I recently converted my home-made Meccano 2-axis webcam mount into a laser mount. The system is made of an Arduino board that sends timed signals to two servo motors, mounted at right angles to each other. This gives a crude x&y pointer, which I can use to 'draw' patterns on any surface. My desk is illuminated by many vertical sweeps of a 1mW red laser. A Leica C-LUX1 was used in 60 second extended exposure mode.
This one is a visualisation of 'Brownian motion'. Brownian motion is analogous to a 'random walk'. The walk is not truly random because the same pattern will be generated every time the system is reset.
This image is a visualisation of the morphology of the 2-axis mount for the laser. It's clear from this image that the unit is more stable when making vertical sweeps than when it makes horizontal sweeps. The increment I used for moving the laser also affects the quality of the scan.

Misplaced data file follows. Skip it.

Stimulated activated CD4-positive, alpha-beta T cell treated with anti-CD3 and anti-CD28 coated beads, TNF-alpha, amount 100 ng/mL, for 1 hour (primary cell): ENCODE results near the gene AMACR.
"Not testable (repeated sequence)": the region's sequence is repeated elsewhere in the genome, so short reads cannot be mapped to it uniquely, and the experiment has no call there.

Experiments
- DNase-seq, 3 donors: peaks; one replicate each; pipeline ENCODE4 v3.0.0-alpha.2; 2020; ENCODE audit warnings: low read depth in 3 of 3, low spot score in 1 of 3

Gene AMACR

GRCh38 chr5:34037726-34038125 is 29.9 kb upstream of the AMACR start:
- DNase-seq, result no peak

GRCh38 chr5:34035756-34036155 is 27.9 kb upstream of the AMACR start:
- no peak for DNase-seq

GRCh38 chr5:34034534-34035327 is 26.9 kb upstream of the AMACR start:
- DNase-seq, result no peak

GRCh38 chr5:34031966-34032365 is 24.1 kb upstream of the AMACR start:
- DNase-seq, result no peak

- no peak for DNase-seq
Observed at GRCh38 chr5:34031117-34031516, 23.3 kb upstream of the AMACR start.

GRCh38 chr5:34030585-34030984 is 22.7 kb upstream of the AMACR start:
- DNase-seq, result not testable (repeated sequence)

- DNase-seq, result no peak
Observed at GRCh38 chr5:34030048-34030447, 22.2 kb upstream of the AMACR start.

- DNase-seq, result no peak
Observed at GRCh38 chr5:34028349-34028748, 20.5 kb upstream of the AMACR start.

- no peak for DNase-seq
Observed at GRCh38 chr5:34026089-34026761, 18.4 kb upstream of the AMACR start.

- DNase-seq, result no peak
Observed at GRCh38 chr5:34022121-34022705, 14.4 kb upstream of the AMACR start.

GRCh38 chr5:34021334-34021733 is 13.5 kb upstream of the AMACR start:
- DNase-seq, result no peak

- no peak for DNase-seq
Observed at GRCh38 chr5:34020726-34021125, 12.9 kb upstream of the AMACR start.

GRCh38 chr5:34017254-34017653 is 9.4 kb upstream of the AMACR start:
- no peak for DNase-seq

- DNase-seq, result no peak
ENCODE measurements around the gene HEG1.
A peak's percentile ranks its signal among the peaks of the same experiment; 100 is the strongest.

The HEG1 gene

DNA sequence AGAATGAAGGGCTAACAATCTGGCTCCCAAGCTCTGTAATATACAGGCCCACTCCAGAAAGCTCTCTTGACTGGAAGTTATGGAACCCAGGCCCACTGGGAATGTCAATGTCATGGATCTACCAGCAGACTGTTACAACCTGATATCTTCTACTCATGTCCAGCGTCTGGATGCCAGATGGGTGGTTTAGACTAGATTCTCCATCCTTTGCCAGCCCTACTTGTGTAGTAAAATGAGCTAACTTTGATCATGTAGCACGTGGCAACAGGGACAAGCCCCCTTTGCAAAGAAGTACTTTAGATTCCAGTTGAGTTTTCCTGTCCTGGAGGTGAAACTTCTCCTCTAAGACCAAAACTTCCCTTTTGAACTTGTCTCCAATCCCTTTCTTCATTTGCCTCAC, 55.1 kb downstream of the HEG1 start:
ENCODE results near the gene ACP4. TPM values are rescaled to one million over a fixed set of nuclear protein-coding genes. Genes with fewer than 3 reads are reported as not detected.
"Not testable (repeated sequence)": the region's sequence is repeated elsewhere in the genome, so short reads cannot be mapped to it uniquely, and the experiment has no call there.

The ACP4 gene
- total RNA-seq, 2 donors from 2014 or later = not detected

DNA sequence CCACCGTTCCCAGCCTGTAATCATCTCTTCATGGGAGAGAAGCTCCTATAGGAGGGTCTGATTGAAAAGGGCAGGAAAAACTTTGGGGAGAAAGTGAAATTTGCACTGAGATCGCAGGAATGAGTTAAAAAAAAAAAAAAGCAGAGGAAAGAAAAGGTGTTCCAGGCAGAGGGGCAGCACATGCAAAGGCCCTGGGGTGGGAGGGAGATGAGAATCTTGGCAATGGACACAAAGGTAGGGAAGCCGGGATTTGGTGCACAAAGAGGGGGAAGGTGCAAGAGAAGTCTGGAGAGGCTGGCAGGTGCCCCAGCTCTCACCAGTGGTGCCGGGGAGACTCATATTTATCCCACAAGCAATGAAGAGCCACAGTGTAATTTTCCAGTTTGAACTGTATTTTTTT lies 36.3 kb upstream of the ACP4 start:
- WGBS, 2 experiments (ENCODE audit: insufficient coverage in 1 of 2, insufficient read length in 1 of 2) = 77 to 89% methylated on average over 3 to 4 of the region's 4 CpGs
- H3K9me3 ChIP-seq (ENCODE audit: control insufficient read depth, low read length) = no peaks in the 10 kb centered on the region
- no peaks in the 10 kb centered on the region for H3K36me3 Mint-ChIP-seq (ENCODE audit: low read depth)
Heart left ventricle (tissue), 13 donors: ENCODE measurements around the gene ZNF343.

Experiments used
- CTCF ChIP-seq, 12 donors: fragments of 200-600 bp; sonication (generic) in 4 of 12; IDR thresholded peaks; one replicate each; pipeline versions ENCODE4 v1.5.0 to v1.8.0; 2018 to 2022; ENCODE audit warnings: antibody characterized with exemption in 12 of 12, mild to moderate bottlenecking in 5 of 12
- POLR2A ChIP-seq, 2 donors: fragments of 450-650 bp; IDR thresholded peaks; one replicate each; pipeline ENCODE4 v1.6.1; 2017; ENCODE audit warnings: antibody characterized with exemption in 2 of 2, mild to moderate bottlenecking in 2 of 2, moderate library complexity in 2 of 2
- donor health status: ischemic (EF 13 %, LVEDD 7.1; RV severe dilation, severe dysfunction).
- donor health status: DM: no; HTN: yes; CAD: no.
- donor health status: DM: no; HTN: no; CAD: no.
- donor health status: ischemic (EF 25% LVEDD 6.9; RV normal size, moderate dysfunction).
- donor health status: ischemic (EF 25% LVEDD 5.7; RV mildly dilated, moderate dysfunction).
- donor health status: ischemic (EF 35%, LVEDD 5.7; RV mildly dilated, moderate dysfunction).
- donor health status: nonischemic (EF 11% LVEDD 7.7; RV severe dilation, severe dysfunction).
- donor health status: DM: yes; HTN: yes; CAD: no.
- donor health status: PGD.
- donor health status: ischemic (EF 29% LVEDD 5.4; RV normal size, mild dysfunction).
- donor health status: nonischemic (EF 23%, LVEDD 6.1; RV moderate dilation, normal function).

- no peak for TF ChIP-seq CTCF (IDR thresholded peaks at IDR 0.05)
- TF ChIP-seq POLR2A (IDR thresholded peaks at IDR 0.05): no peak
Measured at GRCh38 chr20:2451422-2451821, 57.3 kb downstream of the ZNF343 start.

Now I'm telling the laser to point along 8 different directions. The unsteadiness mentioned in the previous image is seen along any direction that has a horizontal component. The increment used in this picture is small, so overall the quality of the line is smoother.
My desk is illuminated by an expanding 8 sided spiral. The laser gives a clue as to the type of material it hits,for example the translucent plastic of my computer versus the opaque wood of my desk.
In a future post: I've added a microcontroller switch to the laser, enabling me to 'pick up the pen' as it were. Super-sneaky sneak preview: Here's a random dot pattern, playing across one of my clay sculptures: